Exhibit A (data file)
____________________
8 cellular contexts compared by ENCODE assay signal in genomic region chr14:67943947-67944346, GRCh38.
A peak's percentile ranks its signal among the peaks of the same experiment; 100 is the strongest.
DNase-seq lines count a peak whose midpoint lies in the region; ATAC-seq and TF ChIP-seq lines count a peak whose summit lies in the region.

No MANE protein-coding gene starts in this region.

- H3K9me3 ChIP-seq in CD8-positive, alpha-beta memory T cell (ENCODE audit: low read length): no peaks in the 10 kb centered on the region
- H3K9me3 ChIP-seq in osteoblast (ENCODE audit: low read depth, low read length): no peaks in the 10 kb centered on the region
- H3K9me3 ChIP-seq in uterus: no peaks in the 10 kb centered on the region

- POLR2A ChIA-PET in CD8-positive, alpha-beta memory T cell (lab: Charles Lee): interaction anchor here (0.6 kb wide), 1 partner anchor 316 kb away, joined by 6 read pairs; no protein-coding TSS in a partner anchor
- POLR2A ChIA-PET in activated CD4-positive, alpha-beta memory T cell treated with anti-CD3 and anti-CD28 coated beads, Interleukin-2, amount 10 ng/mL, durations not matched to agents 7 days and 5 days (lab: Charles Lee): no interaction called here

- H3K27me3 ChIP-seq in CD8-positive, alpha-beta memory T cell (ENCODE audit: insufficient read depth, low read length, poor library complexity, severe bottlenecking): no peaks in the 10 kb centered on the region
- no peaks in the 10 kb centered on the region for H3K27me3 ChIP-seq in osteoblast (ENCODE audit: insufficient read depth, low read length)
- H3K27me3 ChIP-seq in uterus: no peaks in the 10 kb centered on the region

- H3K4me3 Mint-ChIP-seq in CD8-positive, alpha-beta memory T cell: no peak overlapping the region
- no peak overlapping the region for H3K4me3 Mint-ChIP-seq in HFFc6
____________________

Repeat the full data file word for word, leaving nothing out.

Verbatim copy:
8 cellular contexts compared by ENCODE assay signal in genomic region chr14:67943947-67944346, GRCh38.
A peak's percentile ranks its signal among the peaks of the same experiment; 100 is the strongest.
DNase-seq lines count a peak whose midpoint lies in the region; ATAC-seq and TF ChIP-seq lines count a peak whose summit lies in the region.

No MANE protein-coding gene starts in this region.

- H3K9me3 ChIP-seq in CD8-positive, alpha-beta memory T cell (ENCODE audit: low read length): no peaks in the 10 kb centered on the region
- H3K9me3 ChIP-seq in osteoblast (ENCODE audit: low read depth, low read length): no peaks in the 10 kb centered on the region
- H3K9me3 ChIP-seq in uterus: no peaks in the 10 kb centered on the region

- POLR2A ChIA-PET in CD8-positive, alpha-beta memory T cell (lab: Charles Lee): interaction anchor here (0.6 kb wide), 1 partner anchor 316 kb away, joined by 6 read pairs; no protein-coding TSS in a partner anchor
- POLR2A ChIA-PET in activated CD4-positive, alpha-beta memory T cell treated with anti-CD3 and anti-CD28 coated beads, Interleukin-2, amount 10 ng/mL, durations not matched to agents 7 days and 5 days (lab: Charles Lee): no interaction called here

- H3K27me3 ChIP-seq in CD8-positive, alpha-beta memory T cell (ENCODE audit: insufficient read depth, low read length, poor library complexity, severe bottlenecking): no peaks in the 10 kb centered on the region
- no peaks in the 10 kb centered on the region for H3K27me3 ChIP-seq in osteoblast (ENCODE audit: insufficient read depth, low read length)
- H3K27me3 ChIP-seq in uterus: no peaks in the 10 kb centered on the region

- H3K4me3 Mint-ChIP-seq in CD8-positive, alpha-beta memory T cell: no peak overlapping the region
- no peak overlapping the region for H3K4me3 Mint-ChIP-seq in HFFc6